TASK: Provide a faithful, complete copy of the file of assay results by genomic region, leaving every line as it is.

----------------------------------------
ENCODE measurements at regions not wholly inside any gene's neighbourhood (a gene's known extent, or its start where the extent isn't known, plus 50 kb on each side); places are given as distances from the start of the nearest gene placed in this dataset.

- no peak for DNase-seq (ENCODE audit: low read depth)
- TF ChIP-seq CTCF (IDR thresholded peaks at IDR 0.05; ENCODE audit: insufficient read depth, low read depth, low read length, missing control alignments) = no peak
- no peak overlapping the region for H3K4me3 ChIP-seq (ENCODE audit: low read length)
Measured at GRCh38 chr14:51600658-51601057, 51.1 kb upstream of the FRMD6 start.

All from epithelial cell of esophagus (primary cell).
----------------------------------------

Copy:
ENCODE measurements at regions not wholly inside any gene's neighbourhood (a gene's known extent, or its start where the extent isn't known, plus 50 kb on each side); places are given as distances from the start of the nearest gene placed in this dataset.

- no peak for DNase-seq (ENCODE audit: low read depth)
- TF ChIP-seq CTCF (IDR thresholded peaks at IDR 0.05; ENCODE audit: insufficient read depth, low read depth, low read length, missing control alignments) = no peak
- no peak overlapping the region for H3K4me3 ChIP-seq (ENCODE audit: low read length)
Measured at GRCh38 chr14:51600658-51601057, 51.1 kb upstream of the FRMD6 start.

All from epithelial cell of esophagus (primary cell).